In Dakar, the capital of Senegal, heads of state and representatives from 18 French-speaking African nations have been attending the fourth French-African summit for talks with French leaders, headed by President Valery Giscard D'Estaing.
GV EXTERIOR Conference Hall and sign.
EXTERIOR Conference Hall with flags. (2 shots)
GV Benin delegation into hall.
GV Cape Verde delegation into hall.
GV Ccmoro Islands delegate toward hall.
GV Giscard D'Estaing and President Bongo, of Gabon.
GV INTERIOR Delegates (4 shots)
ADDITIONAL INFORMATION: President Senghor suggested that French-speaking countries should have regular summit meetings, on the same lines as the Commonwealth conference. The new head of state of the Congo, Colonel Joachim Yhombi Opango, did not attend the summit, because of his country's internal problems following the assassination of President Marien Ngouabi last month.
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Background: In Dakar, the capital of Senegal, heads of state and representatives from 18 French-speaking African nations have been attending the fourth French-African summit for talks with French leaders, headed by President Valery Giscard D'Estaing. The conference opened on Wednesday (20 April) and it was apparent it would be dominated by problems of defence and national security, though the two issues did not appear formally on the agenda.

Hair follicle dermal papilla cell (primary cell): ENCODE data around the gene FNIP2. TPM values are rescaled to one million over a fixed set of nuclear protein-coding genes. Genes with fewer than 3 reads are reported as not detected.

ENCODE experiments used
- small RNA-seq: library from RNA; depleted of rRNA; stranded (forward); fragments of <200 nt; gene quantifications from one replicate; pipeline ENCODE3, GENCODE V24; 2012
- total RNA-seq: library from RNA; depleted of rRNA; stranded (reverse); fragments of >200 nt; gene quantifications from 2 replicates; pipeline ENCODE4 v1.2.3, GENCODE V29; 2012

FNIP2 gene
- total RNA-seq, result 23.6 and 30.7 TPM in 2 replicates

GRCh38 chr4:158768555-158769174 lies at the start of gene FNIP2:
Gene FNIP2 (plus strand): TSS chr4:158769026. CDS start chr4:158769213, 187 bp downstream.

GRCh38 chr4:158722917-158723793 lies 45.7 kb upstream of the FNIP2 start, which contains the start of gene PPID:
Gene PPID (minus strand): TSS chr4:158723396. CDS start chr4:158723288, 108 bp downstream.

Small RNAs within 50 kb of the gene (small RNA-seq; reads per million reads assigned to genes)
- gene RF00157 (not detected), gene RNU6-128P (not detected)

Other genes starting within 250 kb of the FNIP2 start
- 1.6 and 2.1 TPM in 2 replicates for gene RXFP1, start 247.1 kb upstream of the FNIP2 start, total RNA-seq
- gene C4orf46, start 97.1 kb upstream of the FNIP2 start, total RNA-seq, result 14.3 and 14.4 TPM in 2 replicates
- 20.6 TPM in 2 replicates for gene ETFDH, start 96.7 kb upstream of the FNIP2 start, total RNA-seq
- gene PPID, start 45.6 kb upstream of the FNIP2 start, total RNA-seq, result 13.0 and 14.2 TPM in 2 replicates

SYNOPSIS: The Frenco-African meetings were originally conceived as a forum to encourage co-operation between France and its African partners. Senegal's President Leopold Senghor said the question of defence arrangements with France would be discussed bilaterally and not raised at the public sessions of the two-day conference. Most African countries previously had agreements allowing French troops on their soil, but now have military co-operation pacts, such as the one which permitted the air shuttle of Moroccan troops to Zaire, which is under rebel attack.
Finance Minister Isidore Amouzou led the Benin delegation. The former Portuguese colony of Cape Verde took part, as did the Comoro Islands, represented by Agriculture and Finance minister Ali Mlamali.
French president Valery Giscard D'Estaing, arriving with President Omar Bongo of Gabon, later pledged unlimited help, in any form, for any African country threatened by foreign attack or interference. He said he deplored the fact that Africa had been turned into a battlefield for outside rivalry, interference, and greed. Conference sources said some of the countries would seek a flexible new framework allowing them to call France for help in times of trouble. On the issue of trade with the industrialised nations, African leaders were unanimous in their criticism of the West for allowing rampant inflation, causing a deterioration in the competitiveness of African countries.